The area was also influenced by another war as during the Second World War Italian prisoners of war were sent to South Africa. Farmers had the opportunity to apply to have a group of prisoners assigned to them to live and work on the farms in the district. Several Prisoners of War were placed on farms in Sandhills and elsewhere in the valley for the duration of the Second World War.

It is in the Sandhills area that the original name for the valley, the Ex (X) River, was coined. One explanation is that the confluence of 3 rivers in the area formed an X shape and the other was that as the road was forced to repeatedly cross the river through the gorge, creating numerous X shaped crossings in the process. The name was later changed to Hex River and there is a sad and romantic legend attached to this name which will be examined later. The name Sandhills is a misnomer and is most likely an English corruption of the Dutch name Zanddrift which means sandy river ford.

The northern entrance to the valley by road is down the rapid descent of the Hex River Pass and rewards the traveller with the first spectacular views of soaring mountains and green cultivated landscapes after travelling through the arid Karoo. The entrance by train is also remarkable but more specifically from an engineering perspective. The Hexton Railway Route through the mountains from Kleinstraat Station in the north to De Doorns Station in the valley consists of four tunnels, three passing loops and a road-over-rail bridge. Of the 30 kilometres of track, 16.8 kilometres are underground! This remarkable feat of engineering was completed in 1989 and the four tunnel system includes the longest railway tunnel in Africa.

The stretch of railway between the valley and the Little Karoo Plateau above the Hex River Pass has an interesting history that has influenced all railways in Southern Africa. In the 1870’s this stretch presented a major obstacle during the construction of the railway between Cape Town and the diamond fields at Kimberley in the Northern Cape. The very steep gradients that had to be traversed only allowed for the use of a very narrow gauge (distance between the tracks) of 3 ft 6 in (1,067 mm) over the pass. After initially making use of dual gauge, it was eventually decided to convert all existing railway tracks in the Cape Colony to this narrower gauge that was eventually to become known worldwide as Cape Gauge. The fact that most of the present day railway lines in Africa are Cape Gauge can therefore be directly attributed to the Hex River rail pass.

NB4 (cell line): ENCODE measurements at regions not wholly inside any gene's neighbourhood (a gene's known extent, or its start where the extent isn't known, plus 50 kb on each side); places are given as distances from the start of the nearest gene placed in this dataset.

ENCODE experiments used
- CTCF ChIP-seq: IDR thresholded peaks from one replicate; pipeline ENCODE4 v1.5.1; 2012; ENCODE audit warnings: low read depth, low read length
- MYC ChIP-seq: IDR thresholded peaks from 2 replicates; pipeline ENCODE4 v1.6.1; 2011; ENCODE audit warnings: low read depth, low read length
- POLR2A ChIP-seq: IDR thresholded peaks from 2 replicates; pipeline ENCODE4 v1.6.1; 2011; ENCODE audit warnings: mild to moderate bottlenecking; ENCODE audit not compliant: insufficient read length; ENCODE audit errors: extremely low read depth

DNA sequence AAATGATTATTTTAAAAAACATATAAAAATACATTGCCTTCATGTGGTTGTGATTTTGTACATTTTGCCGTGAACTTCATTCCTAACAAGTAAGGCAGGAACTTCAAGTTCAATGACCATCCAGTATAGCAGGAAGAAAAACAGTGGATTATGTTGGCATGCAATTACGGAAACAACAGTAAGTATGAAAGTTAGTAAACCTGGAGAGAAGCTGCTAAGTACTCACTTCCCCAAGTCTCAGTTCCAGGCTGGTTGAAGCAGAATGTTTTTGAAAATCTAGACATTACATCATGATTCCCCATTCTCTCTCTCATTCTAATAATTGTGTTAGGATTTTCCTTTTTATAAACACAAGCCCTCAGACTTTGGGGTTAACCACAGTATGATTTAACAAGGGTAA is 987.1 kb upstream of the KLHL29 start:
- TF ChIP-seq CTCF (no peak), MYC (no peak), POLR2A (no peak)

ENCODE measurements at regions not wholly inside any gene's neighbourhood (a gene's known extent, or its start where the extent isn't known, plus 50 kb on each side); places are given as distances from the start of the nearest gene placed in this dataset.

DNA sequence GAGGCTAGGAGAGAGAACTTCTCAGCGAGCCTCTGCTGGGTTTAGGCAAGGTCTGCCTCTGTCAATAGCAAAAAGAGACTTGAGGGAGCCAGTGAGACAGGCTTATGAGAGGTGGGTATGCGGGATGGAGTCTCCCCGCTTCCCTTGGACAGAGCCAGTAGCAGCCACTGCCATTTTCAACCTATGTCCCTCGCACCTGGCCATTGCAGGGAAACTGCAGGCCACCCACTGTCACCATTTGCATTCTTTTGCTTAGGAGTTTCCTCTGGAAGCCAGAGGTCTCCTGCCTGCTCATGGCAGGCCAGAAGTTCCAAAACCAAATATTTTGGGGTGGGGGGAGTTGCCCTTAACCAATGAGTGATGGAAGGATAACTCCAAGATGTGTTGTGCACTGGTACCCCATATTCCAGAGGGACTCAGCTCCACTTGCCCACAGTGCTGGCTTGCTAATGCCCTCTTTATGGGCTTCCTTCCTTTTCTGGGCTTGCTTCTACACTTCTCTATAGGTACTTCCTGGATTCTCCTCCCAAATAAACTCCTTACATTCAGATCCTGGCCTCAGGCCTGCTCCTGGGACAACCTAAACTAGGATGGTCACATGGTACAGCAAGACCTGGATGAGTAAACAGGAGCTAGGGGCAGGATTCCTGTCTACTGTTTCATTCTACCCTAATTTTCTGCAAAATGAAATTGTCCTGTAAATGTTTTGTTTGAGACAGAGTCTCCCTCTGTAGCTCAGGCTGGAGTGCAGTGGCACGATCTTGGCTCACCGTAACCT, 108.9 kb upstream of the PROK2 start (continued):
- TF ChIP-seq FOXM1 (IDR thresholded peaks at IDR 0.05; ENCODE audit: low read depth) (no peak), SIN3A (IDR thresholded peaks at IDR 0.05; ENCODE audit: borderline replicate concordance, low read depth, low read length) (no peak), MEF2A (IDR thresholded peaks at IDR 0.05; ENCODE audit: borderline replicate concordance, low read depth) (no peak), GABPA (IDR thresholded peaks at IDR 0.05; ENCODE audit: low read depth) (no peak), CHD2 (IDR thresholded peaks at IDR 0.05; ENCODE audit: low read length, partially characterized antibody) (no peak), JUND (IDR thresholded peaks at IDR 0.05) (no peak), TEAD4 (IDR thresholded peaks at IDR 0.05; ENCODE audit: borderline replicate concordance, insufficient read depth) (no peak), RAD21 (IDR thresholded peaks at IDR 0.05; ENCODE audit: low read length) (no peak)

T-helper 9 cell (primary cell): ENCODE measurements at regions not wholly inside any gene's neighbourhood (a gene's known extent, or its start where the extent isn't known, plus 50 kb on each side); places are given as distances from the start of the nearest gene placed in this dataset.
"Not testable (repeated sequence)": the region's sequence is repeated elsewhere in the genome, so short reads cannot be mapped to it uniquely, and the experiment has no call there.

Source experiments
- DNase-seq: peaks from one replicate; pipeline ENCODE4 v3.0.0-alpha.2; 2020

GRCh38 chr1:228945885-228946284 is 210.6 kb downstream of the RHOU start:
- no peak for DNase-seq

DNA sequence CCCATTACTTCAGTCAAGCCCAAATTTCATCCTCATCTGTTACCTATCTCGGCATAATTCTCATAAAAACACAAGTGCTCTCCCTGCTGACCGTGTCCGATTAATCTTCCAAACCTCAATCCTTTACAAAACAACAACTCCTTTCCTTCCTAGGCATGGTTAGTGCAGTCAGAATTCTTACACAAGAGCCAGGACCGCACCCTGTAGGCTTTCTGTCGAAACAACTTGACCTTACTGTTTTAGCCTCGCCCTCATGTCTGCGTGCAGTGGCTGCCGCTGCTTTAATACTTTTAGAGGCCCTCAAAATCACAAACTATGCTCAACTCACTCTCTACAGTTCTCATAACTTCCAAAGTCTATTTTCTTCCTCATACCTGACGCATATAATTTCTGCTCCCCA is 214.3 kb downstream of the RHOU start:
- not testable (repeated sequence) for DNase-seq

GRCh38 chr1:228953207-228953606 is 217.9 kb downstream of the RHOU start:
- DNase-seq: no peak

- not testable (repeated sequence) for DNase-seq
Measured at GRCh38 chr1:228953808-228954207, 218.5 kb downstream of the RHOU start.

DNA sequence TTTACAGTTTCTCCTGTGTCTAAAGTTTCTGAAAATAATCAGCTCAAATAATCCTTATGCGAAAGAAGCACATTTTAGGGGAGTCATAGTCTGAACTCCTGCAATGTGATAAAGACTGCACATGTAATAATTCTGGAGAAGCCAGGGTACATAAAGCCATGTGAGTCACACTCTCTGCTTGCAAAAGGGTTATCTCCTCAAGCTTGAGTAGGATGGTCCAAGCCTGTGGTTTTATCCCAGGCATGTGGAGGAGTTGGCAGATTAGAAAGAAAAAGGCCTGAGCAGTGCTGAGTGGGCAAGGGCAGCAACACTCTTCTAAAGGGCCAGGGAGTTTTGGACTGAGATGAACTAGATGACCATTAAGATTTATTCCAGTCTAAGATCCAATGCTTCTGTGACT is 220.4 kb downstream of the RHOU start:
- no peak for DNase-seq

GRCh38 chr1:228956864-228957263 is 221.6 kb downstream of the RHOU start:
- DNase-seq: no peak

When the new Hexton Railway Route was opened, the old pass and Osplaas station became redundant and this is the route used today by the Hexpas Express.

Along the current railway route the De Doorns station is the northernmost station in the valley and is situated in the town of De Doorns. This means the thorns and refers to the Acacia Karoo thorn trees which originally grew very abundantly in the valley. This changed rapidly in the late Victorian era when farmers in the valley started producing brandy. This was a successful way of reduce their produce to the smallest possible bulk in order to transport it by cart across the mountains to Wellington. The brandy distillation process required large quantities of firewood and this unfortunately led to the depletion of virtually all the valley’s Acacia Karoo trees.

This industry created prosperity in the valley at the end of the nineteenth century, and a number of “Brandy Palaces” were built. To this point homestead architecture had largely been according to the Cape Dutch style such as seen at the gracious De Vlei Country Inn near De Doorns. This prosperous era saw the introduction of homesteads built in the Late Victorian Art Nouveau style. A splendid example of this is Arbeid Adelt Manor, a beautiful restored homestead built lavishly in this distinctive style.

Travelling north east from Sandhills the next station along the route is Hex River Station. One of the original farms in the area was called Vendutie Kraal which means auction corral. This was the site of livestock auctions and the buyers were usually travellers trekking through the valley to the interior of the country. The wagon road also crossed the river again at Hex River.